Fresh Coast is working on a grant proposal to bring an EPA education program, Engineering is Everywhere, to more people in the city through Youngstown State University and the Youngstown Metropolitan Housing Authority.

“Every investment the city makes in green infrastructure is also an investment in the jobs. It’s a great opportunity to expand the workforce and prepare students for jobs that pay good money,” Logan says.

Since arriving three years ago, Fresh Coast has begun laying the groundwork for the city and organizations to improve green infrastructure. In early March, Fresh Coast and community improvement group The Colony Youngstown partnered to begin a series of workshops around the city.

The purpose was twofold: to educate residents about residential green infrastructure and to collect information for a green infrastructure plan.

As part of a consent decree with the EPA, Youngstown is required to put together a long-term plan to address its stormwater overflow issues. One aspect of that plan includes green infrastructure.

To put together that plan, Fresh Coast has a 45-member steering committee composed of community stakeholders, including representatives from YSU, CityScape, Eastgate Regional Council of Governments, Youngstown Neighborhood Development Corp., several departments at Youngstown City Hall and MS Consultants, which wrote a long-term control plan for the city in accordance with the EPA’s mandate.

As part of that, explains MS Consultants project manager Courtney Boyle, the engineering firm conducted a flow analysis several years ago. In conjunction with Fresh Coast, the data from the workshops will be combined with a new flow analysis.

“That’ll all get tied into the technical piece. We have to take the community input. It may look great here, but it may not make sense to put it there,” Boyle explains. “As part of our predevelopment phase, we have to look at if green infrastructure is even feasible for reducing stormwater flows.”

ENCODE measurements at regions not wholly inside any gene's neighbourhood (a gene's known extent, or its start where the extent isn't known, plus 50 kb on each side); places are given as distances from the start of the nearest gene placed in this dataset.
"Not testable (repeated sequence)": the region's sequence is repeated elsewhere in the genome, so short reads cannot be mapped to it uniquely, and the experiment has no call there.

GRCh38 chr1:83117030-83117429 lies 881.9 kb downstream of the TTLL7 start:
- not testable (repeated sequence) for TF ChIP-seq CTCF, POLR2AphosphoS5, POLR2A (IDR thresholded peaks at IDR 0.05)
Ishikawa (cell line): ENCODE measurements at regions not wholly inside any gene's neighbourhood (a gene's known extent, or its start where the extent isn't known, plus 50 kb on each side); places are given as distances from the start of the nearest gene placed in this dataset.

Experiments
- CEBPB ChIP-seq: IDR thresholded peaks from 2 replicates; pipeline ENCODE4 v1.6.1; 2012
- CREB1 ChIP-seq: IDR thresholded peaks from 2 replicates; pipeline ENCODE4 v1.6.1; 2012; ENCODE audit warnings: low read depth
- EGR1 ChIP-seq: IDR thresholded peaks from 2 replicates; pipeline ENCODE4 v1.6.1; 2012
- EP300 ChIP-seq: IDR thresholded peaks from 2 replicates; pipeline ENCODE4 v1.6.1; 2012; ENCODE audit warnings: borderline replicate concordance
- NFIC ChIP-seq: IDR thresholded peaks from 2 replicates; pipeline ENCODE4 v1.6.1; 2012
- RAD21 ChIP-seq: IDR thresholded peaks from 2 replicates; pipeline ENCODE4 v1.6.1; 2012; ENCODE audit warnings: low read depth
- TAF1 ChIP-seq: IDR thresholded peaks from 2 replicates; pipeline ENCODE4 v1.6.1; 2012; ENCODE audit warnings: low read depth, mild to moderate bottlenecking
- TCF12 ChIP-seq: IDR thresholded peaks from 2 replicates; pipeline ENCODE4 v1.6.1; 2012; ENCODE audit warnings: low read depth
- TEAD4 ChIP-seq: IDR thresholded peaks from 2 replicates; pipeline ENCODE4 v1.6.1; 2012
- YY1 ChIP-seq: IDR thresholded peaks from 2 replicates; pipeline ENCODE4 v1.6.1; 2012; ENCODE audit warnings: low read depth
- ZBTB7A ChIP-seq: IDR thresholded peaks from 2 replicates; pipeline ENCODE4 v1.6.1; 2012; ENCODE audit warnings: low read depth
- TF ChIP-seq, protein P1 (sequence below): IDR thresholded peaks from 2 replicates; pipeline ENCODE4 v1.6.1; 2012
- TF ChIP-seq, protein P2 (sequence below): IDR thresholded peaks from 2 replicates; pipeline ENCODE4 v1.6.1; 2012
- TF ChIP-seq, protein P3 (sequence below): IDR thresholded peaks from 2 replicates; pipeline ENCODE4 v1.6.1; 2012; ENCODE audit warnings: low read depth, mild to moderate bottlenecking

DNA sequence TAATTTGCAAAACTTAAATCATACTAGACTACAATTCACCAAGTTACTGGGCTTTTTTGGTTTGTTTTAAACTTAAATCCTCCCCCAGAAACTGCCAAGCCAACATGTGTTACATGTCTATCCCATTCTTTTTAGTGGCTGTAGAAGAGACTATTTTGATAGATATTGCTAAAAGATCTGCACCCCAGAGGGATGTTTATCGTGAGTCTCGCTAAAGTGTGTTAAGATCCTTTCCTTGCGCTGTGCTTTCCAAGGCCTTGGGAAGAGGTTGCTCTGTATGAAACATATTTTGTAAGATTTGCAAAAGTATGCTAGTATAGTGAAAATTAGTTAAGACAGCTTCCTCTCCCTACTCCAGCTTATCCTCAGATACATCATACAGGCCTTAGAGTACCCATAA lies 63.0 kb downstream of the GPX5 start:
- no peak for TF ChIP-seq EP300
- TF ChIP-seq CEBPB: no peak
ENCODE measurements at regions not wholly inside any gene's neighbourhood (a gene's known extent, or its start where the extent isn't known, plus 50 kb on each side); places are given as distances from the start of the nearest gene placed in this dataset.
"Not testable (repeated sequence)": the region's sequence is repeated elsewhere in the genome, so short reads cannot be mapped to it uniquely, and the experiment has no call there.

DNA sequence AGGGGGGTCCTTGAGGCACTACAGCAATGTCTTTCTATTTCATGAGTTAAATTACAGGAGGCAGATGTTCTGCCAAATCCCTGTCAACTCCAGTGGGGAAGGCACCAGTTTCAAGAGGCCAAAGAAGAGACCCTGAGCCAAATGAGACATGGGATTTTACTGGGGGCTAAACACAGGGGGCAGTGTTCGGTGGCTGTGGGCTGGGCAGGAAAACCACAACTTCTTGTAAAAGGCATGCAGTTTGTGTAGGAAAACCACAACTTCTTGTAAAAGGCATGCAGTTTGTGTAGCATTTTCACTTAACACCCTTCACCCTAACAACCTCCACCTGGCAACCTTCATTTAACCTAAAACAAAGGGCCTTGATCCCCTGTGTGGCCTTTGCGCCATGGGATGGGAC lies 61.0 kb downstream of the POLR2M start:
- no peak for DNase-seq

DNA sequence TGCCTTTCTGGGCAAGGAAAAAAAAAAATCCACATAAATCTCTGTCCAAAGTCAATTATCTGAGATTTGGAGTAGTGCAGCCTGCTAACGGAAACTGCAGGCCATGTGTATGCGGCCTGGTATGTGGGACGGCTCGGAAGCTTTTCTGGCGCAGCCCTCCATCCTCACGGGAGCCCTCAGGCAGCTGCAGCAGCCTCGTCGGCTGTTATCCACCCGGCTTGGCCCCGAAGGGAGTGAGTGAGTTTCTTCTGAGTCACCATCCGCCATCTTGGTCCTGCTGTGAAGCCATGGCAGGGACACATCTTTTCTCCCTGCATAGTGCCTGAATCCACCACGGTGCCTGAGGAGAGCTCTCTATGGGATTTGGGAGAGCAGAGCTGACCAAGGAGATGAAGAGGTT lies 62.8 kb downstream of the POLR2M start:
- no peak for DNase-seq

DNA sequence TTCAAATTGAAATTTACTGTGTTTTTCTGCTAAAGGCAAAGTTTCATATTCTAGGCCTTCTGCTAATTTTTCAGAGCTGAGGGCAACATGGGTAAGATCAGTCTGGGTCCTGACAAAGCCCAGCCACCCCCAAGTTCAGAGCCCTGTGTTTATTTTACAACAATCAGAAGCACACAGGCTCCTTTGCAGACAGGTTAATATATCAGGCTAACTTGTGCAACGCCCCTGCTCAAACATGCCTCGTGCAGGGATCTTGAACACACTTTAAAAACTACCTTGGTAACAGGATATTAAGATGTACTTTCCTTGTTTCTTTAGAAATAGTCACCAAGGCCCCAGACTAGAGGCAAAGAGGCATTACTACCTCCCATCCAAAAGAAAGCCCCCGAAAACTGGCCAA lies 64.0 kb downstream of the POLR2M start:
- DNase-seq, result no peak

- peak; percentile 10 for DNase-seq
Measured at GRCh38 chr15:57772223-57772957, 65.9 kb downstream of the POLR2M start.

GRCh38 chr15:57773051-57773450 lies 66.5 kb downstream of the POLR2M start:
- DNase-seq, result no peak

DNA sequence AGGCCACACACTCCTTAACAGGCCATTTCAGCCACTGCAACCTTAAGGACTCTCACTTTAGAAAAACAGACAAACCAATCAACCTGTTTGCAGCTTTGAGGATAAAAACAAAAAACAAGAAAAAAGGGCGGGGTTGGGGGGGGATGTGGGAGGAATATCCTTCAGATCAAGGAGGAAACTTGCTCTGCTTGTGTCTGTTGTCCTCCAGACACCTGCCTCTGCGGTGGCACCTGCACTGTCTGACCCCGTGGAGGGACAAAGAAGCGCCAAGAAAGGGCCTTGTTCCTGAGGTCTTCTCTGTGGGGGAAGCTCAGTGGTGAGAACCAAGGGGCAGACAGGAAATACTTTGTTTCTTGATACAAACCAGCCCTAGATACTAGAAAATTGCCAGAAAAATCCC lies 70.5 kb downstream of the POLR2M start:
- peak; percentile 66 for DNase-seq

Adds Mendez: “The first layer is how is water moving and where is it going in Youngstown. Once we know that, we can proactively design it to improve economic growth, improve health outcomes, et cetera. That data is put on top of the technical information.”

Once the analysis and workshops are complete, Fresh Coast will present the plan to City Council. Should it be approved, Fresh Coast will become involved to carry out the plan.

“Our hope is to be a long-term partner, maybe 20 or 30 years, to implement the full plan. Most of that would be built in the first couple of years and then the rest is maintenance,” Mendez says.

Jumping back to downtown, Mendez points to some of the ways green infrastructure could be used. Earlier this year, Downtown Youngstown Partnership, an affiliate of CityScape, received a Neighborhood Success grant from the Raymond John Wean Foundation to plant new trees.

“We plan to work with Fresh Coast to talk about the most impactful location of those trees, what’s the right type of tree and the best practices for those,” says CityScape’s Kidd. “It’s a smaller but practical project that we can do this year in downtown.”

For parking lots, such as the one installed next to the police department, permeable pavers are an option that would allow water to drain better. In the flower beds on each quadrant of Central Square, lowering the beds to ground level would improve drainage. As matters stand, those beds collect only the rain that falls on them. At ground level, such rainfall could be directed toward them, alleviating some flooding issues.

“It has an intent to manage and control stormwater runoff,” Logan says of the green infrastructure possibilities. “That’s the difference between [green infrastructure and beautification]. The intention. It needs to be beautiful, but usable too.”

Pictured: Fresh Coast Capital’s work in Youngstown is led in part by Fresh Coast program coordinator Genese Leach, Fresh Coast Vice President of Programs April Mendez, The Colony Youngstown Executive Director Keland Logan and MS Consultants project manager Courtney Boyle.

Published by The Business Journal, Youngstown, Ohio.